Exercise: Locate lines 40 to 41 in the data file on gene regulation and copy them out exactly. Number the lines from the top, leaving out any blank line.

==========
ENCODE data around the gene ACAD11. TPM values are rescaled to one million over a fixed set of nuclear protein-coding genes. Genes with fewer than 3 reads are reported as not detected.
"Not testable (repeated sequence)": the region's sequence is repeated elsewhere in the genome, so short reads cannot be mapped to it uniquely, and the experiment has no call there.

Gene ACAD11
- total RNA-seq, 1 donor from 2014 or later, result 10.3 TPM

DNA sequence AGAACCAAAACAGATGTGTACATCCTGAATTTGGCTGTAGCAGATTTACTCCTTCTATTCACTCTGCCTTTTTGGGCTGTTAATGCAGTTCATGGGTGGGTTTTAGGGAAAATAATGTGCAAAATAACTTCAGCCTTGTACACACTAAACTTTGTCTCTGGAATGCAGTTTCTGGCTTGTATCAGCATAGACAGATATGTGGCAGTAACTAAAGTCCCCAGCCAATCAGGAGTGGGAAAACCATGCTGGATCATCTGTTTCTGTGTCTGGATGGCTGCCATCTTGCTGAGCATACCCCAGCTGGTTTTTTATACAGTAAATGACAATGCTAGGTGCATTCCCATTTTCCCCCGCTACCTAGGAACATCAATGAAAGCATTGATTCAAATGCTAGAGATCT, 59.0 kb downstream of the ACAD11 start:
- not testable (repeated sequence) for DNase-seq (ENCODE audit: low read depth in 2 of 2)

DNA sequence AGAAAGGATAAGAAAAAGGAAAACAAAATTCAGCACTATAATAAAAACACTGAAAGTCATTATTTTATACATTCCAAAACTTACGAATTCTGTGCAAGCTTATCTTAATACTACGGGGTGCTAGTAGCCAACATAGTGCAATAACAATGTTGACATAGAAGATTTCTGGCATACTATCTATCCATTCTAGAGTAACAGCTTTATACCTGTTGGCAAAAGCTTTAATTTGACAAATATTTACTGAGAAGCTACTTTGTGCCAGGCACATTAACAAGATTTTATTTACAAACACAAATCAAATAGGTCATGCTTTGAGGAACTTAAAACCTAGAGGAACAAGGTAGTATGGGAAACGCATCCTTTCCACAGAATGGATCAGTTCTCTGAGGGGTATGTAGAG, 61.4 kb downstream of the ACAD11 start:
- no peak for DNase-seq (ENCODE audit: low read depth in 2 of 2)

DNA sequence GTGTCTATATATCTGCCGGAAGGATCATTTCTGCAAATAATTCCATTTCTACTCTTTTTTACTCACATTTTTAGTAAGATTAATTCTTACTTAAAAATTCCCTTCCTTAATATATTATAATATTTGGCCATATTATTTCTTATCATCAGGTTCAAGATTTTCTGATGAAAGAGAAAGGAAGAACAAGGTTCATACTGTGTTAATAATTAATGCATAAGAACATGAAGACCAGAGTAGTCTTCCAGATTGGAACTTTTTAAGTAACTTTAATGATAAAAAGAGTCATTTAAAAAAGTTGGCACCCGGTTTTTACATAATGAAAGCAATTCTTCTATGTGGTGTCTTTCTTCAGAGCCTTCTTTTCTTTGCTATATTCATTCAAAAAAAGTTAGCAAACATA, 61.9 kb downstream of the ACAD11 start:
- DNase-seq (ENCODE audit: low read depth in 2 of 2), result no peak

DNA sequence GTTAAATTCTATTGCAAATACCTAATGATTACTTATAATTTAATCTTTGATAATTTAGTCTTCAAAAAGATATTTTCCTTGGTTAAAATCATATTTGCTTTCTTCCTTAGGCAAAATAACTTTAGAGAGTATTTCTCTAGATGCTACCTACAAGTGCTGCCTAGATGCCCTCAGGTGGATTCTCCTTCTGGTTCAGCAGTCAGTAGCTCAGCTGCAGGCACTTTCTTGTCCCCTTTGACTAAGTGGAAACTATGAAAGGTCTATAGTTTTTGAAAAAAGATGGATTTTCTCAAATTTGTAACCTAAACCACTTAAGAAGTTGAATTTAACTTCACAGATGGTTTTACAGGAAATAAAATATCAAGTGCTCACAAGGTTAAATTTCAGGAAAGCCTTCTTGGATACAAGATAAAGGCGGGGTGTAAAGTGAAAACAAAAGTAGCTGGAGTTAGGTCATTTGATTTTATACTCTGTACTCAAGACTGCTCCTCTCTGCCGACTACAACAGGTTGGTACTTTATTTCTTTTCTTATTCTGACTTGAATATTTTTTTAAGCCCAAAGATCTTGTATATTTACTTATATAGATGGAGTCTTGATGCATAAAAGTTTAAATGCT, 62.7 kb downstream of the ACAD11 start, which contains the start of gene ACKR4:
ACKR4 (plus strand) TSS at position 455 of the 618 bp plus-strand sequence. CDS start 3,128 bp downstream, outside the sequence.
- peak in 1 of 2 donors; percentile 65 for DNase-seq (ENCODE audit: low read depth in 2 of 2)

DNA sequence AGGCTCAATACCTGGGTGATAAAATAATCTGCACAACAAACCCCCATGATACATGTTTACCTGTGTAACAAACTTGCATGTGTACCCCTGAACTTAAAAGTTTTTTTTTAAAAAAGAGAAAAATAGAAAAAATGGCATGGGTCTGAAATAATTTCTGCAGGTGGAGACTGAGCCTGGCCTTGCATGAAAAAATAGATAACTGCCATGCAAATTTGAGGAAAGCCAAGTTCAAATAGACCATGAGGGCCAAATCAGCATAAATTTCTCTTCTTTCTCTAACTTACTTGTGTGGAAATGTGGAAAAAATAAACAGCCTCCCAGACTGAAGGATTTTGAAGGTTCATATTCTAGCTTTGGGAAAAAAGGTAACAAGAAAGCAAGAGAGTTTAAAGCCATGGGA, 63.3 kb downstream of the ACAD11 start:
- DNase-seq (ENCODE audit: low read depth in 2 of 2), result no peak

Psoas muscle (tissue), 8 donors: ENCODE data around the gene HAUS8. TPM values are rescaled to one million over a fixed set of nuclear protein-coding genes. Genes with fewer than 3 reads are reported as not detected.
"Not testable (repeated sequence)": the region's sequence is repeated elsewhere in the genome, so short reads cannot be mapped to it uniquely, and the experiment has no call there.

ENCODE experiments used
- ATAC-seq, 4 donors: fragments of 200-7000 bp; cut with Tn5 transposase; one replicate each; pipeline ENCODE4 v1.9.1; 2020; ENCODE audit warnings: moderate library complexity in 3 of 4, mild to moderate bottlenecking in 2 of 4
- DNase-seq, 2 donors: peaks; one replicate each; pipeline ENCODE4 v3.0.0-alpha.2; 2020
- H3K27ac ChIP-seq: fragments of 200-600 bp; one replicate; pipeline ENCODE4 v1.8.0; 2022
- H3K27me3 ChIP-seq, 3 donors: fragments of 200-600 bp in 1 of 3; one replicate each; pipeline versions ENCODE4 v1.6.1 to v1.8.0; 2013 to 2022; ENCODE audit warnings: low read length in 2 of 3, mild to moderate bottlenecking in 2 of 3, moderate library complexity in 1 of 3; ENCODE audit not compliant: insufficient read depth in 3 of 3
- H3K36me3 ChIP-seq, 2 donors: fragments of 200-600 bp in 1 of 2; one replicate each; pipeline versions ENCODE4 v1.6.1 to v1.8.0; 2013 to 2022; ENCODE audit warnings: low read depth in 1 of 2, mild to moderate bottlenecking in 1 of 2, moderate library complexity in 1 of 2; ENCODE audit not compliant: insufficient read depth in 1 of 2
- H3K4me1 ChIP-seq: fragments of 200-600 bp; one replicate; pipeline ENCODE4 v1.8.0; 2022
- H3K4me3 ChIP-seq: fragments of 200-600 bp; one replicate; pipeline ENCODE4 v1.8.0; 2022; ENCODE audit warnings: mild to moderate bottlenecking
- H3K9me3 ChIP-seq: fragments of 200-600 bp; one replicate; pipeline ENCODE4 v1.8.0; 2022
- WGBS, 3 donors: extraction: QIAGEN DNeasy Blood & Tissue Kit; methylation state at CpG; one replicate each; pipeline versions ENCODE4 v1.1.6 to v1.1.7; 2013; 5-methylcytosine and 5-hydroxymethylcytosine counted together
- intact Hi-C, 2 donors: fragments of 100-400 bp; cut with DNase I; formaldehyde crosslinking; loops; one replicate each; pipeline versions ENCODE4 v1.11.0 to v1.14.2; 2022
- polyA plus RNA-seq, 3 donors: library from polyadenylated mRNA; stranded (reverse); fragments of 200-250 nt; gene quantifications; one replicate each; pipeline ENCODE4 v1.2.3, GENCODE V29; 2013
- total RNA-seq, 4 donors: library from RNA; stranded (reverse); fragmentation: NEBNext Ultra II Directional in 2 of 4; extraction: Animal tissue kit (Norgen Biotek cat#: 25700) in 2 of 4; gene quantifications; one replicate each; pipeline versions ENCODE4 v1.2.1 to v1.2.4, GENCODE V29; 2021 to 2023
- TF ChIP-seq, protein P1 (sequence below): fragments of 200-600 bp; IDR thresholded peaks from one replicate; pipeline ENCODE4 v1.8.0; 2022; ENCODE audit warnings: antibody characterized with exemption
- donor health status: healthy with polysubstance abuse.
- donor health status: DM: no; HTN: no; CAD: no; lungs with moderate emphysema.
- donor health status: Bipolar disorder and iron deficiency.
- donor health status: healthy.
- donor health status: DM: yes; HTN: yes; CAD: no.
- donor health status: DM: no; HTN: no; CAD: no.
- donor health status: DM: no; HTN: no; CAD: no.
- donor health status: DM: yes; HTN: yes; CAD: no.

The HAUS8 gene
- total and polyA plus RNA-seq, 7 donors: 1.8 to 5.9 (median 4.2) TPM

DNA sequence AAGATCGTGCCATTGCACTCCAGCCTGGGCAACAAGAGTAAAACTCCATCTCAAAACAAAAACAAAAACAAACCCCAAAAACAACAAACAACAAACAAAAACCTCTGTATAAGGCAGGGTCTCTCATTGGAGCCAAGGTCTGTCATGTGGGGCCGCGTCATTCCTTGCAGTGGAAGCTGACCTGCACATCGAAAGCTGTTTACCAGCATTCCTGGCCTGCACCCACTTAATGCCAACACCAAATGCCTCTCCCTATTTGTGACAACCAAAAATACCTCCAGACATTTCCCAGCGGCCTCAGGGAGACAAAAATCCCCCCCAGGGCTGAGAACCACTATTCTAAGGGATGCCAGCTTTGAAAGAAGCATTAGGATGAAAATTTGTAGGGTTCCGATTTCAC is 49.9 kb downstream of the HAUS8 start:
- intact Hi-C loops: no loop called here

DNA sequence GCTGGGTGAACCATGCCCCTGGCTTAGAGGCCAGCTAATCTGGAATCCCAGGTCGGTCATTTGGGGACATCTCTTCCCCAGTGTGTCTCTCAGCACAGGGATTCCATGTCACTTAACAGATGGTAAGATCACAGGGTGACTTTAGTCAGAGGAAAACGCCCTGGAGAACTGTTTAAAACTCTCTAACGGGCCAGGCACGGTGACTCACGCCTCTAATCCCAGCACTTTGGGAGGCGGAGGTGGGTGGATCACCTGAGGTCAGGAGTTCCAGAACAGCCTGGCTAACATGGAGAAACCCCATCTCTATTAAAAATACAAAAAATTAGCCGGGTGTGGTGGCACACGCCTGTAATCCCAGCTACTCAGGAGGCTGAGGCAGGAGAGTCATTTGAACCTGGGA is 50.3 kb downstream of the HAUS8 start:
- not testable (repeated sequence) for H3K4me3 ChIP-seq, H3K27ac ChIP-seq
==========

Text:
The HAUS8 gene
- total and polyA plus RNA-seq, 7 donors: 1.8 to 5.9 (median 4.2) TPM